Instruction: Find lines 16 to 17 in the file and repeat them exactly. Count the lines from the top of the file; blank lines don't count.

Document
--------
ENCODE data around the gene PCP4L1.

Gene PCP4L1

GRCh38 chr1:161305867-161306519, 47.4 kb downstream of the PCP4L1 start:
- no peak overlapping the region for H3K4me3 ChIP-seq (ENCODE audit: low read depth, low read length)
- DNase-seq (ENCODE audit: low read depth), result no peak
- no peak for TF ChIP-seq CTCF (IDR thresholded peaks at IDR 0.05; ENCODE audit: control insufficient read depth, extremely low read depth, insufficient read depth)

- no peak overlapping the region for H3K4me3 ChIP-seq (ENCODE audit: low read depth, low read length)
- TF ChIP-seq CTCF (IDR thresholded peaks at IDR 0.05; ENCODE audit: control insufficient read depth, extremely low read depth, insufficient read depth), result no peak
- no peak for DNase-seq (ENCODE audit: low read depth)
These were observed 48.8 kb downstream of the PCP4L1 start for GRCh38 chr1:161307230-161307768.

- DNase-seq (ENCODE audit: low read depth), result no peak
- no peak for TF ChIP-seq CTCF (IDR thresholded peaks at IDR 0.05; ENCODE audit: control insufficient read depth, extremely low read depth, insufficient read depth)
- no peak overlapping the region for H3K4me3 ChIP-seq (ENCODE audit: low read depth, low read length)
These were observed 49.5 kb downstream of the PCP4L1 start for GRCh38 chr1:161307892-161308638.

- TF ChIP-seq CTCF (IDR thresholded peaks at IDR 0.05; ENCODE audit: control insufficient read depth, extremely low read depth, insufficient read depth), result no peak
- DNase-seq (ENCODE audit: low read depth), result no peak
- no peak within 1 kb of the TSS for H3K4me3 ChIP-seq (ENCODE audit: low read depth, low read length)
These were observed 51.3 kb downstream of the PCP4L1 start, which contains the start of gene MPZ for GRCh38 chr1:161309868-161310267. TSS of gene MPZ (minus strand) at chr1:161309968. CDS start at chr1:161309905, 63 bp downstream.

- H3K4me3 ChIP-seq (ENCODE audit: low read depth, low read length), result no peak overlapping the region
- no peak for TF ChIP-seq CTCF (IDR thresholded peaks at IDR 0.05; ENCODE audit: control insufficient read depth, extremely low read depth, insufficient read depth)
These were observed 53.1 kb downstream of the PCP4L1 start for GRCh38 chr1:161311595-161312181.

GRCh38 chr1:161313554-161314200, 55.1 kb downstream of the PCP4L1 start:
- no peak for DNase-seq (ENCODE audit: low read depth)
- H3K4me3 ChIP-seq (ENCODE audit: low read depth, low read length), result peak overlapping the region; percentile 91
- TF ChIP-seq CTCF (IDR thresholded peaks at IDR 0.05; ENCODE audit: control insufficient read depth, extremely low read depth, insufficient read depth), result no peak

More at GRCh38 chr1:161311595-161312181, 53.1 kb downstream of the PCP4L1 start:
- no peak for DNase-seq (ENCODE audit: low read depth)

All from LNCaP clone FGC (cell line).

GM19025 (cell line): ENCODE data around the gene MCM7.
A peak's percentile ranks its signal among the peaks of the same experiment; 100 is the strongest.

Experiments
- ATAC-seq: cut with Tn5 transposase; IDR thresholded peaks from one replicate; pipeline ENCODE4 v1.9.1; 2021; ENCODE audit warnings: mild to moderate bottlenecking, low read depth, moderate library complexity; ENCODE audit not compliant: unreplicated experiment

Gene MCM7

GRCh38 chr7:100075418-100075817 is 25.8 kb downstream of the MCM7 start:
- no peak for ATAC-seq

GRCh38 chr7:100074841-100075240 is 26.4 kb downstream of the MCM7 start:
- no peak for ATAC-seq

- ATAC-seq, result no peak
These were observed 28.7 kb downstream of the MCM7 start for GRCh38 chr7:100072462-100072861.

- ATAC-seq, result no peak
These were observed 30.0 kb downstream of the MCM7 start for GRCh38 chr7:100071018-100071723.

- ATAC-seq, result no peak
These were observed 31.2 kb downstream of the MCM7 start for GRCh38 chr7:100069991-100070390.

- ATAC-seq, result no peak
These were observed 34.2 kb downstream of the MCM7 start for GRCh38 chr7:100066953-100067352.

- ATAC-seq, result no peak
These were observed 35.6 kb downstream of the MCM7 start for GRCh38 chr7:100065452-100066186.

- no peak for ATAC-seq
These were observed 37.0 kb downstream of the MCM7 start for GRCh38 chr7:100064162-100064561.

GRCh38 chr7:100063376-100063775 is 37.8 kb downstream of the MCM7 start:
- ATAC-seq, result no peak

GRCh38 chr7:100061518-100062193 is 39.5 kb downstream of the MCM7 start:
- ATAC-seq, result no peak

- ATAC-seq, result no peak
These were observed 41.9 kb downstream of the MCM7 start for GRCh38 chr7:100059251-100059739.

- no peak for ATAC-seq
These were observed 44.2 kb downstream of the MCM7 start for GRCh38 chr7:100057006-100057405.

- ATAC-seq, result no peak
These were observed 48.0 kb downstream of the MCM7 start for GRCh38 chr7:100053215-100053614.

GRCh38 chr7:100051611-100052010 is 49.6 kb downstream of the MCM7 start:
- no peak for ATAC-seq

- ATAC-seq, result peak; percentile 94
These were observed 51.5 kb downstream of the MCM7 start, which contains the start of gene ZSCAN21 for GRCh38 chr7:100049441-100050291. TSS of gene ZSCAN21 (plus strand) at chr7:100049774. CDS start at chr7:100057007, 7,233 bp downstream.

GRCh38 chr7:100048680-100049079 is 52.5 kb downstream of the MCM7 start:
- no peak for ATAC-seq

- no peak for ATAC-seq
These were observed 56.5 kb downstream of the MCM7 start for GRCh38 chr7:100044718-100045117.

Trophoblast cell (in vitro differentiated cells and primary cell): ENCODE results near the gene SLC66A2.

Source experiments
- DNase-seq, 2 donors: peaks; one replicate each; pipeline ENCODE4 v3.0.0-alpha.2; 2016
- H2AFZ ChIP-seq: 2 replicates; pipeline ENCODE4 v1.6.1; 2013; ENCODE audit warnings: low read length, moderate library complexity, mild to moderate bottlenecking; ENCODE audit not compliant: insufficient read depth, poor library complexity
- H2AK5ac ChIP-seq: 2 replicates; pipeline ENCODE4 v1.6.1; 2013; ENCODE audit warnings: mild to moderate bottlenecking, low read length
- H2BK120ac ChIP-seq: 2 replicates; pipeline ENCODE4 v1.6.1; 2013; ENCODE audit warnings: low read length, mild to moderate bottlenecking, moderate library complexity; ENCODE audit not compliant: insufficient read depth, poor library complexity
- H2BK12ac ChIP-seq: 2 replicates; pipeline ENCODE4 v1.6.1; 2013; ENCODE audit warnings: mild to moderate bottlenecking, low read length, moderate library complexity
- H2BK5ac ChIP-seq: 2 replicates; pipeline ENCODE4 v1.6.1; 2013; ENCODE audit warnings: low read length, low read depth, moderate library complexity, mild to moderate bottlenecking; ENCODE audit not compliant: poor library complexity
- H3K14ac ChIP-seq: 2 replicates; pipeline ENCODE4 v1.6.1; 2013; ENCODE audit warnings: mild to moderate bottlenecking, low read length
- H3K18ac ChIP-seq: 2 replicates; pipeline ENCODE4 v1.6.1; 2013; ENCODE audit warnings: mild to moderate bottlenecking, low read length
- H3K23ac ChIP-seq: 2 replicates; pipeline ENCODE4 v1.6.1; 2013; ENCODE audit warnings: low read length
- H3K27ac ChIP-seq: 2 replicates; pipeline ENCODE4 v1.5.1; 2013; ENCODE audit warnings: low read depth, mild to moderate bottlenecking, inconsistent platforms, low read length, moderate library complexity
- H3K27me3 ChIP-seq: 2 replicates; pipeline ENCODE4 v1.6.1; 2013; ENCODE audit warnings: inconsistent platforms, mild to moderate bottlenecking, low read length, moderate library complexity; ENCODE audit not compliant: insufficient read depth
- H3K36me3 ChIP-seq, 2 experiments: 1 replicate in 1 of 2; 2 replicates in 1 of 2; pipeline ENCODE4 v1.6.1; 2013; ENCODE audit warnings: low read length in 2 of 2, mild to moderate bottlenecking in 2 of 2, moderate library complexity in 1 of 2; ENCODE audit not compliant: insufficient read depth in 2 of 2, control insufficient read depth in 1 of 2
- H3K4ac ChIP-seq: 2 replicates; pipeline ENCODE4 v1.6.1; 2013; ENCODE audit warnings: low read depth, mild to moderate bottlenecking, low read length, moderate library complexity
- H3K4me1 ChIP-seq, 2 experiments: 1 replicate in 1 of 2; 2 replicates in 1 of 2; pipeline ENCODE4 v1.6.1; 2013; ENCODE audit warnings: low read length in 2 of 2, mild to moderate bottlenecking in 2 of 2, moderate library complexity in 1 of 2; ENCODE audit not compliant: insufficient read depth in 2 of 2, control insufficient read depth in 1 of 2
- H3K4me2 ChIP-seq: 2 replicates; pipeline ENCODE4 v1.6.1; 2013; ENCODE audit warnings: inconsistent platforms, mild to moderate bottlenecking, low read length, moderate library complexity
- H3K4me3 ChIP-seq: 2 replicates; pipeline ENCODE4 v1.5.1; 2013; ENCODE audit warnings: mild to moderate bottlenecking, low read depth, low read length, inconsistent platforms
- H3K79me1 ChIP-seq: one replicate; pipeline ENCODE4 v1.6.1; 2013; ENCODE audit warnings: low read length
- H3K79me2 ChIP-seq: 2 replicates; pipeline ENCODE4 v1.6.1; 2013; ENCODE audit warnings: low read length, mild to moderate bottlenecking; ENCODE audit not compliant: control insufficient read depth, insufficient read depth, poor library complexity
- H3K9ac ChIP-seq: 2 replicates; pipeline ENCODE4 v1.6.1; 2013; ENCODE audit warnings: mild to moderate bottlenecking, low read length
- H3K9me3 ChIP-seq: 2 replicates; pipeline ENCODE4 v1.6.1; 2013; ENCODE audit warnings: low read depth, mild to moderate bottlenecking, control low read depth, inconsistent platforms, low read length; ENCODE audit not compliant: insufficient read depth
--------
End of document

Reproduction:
- DNase-seq (ENCODE audit: low read depth), result no peak
- no peak within 1 kb of the TSS for H3K4me3 ChIP-seq (ENCODE audit: low read depth, low read length)